Please update your browser

You're using a version of Internet Explorer that isn't supported by Questia.
To get a better experience, go to one of these sites and get the latest
version of your preferred browser:

`Luxuries' for Prisoners Questioned

Article excerpt

Q: Do prisoners have a constitutional right to color TV and other luxuries? If so, where in the Constitution does it say that? I think it's outrageous that prisoners should be given such things.

A: No, prisoners do not have a constitutional right to color TV or to "luxuries," however you might define that term.

The Constitution sets minimum standards for the conditions in which prison inmates are to live. The most basic standard, under the Eighth Amendment, provides that punishment cannot be "cruel and unusual."

By and large, prison conditions are determined by the professional correctional staff who administer and operate prisons, within whatever funding limits they are given.

Over the years, public debate has waxed and waned over how prisons should treat inmates.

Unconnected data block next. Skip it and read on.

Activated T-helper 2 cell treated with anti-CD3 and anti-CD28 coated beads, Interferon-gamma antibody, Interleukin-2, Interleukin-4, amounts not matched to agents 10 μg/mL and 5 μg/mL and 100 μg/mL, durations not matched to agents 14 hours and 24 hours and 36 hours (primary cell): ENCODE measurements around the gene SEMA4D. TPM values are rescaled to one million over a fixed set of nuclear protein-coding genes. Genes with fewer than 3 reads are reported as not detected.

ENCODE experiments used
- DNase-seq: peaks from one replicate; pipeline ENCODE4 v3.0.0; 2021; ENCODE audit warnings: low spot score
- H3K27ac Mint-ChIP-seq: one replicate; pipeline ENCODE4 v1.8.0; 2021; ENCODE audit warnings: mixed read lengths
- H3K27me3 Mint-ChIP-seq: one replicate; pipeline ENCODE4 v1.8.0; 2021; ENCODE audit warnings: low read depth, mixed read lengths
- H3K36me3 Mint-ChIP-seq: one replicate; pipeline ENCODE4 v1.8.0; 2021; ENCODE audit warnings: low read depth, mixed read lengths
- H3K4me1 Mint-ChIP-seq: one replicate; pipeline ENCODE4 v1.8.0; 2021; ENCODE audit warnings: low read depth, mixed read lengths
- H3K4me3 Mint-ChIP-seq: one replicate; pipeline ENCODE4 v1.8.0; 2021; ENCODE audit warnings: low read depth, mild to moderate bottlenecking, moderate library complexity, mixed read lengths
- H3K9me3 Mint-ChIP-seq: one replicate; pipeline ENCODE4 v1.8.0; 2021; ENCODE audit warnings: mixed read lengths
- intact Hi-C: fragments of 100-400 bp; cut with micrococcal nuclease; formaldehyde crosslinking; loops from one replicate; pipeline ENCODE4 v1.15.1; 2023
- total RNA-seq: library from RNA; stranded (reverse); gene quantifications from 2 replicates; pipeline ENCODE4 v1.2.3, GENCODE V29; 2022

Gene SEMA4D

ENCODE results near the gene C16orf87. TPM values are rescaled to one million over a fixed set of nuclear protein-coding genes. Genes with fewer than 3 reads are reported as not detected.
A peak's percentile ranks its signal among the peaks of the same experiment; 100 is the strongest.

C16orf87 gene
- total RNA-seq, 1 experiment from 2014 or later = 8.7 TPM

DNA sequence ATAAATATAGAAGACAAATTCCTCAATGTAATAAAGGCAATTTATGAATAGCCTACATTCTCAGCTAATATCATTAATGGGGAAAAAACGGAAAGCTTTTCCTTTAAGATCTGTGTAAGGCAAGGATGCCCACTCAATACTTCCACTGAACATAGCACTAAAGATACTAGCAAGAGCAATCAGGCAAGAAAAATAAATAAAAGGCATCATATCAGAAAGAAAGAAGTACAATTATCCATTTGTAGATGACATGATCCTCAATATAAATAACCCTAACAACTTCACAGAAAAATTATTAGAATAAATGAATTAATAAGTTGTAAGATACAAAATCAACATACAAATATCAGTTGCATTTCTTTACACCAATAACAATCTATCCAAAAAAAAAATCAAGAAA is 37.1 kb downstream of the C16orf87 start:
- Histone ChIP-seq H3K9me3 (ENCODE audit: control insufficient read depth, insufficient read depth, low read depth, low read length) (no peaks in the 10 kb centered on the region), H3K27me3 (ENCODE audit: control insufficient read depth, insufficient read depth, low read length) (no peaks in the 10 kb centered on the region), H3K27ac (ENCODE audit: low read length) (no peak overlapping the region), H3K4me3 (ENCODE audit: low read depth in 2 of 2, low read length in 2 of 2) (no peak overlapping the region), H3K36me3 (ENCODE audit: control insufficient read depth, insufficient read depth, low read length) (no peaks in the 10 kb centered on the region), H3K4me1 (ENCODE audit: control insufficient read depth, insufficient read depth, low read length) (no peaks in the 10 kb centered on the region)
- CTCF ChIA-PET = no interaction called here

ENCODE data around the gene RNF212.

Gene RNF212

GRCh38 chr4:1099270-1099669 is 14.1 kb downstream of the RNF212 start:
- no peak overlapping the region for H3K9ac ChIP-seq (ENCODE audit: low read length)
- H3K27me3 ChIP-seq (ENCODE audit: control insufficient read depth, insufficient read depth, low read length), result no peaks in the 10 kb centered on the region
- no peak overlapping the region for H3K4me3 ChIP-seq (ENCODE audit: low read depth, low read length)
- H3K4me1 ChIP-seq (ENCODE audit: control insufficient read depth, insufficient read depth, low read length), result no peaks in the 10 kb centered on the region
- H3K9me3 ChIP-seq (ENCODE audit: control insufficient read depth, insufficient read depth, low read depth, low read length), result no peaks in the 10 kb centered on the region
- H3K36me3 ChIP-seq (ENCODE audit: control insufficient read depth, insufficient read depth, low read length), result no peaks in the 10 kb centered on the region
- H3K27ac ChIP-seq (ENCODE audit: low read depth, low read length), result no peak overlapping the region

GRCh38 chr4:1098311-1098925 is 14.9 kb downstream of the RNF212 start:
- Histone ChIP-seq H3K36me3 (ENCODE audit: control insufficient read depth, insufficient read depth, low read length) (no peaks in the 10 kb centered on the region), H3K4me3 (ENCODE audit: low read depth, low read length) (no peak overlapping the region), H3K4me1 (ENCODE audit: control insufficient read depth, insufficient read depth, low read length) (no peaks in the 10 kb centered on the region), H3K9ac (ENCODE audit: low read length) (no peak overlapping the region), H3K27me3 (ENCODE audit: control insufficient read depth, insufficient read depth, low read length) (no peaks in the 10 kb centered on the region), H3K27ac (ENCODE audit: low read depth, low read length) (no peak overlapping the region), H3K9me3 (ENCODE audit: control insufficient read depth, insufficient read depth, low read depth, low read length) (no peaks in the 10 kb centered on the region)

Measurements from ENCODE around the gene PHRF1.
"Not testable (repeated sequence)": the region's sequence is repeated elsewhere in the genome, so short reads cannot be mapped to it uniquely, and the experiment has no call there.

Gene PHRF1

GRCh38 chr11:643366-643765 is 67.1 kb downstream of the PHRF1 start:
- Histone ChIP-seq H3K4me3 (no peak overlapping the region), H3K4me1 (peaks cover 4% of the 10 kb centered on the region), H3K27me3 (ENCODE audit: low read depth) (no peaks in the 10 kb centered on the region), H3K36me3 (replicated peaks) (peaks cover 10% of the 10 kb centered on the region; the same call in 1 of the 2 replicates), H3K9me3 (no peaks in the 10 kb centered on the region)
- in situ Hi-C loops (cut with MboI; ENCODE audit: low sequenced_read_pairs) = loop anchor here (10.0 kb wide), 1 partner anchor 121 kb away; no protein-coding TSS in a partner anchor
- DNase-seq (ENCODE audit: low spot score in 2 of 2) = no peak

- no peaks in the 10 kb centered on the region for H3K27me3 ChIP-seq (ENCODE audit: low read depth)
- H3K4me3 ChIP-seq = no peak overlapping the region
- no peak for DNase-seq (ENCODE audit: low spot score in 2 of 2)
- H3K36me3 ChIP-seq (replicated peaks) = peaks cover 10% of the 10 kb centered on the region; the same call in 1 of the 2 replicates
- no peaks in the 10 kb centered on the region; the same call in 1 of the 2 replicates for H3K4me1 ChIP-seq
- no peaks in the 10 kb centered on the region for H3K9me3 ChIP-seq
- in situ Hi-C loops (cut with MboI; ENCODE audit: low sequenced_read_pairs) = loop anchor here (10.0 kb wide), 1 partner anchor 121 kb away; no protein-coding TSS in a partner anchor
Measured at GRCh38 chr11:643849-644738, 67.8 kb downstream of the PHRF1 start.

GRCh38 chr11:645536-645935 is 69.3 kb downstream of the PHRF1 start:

Those professional correctional people with whom I've talked have told me, off the record, that they would suffer in their operation of the prisons if such items as TV sets were totally removed from the prison environment.

Why? Because to the prison's staff, such things are not luxuries but tools that help control the prison population. When prisoners behave as they're supposed to, they can be rewarded by having access to some things that can make prison life a little less harsh.

When prison inmates misbehave, they can be punished by having that access taken away from them. This tends to promote good behavior and the safety of guards and other prison workers.

That information puts the issue into a different perspective for me. …